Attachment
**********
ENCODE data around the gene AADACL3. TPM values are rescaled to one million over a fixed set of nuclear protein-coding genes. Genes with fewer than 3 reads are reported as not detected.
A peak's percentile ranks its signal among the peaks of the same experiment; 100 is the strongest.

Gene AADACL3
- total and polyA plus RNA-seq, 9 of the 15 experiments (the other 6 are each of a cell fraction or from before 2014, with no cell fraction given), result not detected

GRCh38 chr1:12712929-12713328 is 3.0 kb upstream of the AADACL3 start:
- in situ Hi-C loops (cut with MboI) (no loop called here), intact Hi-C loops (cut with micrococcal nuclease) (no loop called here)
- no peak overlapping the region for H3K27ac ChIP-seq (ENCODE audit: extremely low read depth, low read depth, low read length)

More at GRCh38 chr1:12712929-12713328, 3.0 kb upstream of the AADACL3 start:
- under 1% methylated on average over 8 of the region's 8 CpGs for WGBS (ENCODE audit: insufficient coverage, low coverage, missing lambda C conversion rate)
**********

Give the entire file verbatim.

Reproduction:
ENCODE data around the gene AADACL3. TPM values are rescaled to one million over a fixed set of nuclear protein-coding genes. Genes with fewer than 3 reads are reported as not detected.
A peak's percentile ranks its signal among the peaks of the same experiment; 100 is the strongest.

Gene AADACL3
- total and polyA plus RNA-seq, 9 of the 15 experiments (the other 6 are each of a cell fraction or from before 2014, with no cell fraction given), result not detected

GRCh38 chr1:12712929-12713328 is 3.0 kb upstream of the AADACL3 start:
- in situ Hi-C loops (cut with MboI) (no loop called here), intact Hi-C loops (cut with micrococcal nuclease) (no loop called here)
- no peak overlapping the region for H3K27ac ChIP-seq (ENCODE audit: extremely low read depth, low read depth, low read length)

More at GRCh38 chr1:12712929-12713328, 3.0 kb upstream of the AADACL3 start:
- under 1% methylated on average over 8 of the region's 8 CpGs for WGBS (ENCODE audit: insufficient coverage, low coverage, missing lambda C conversion rate)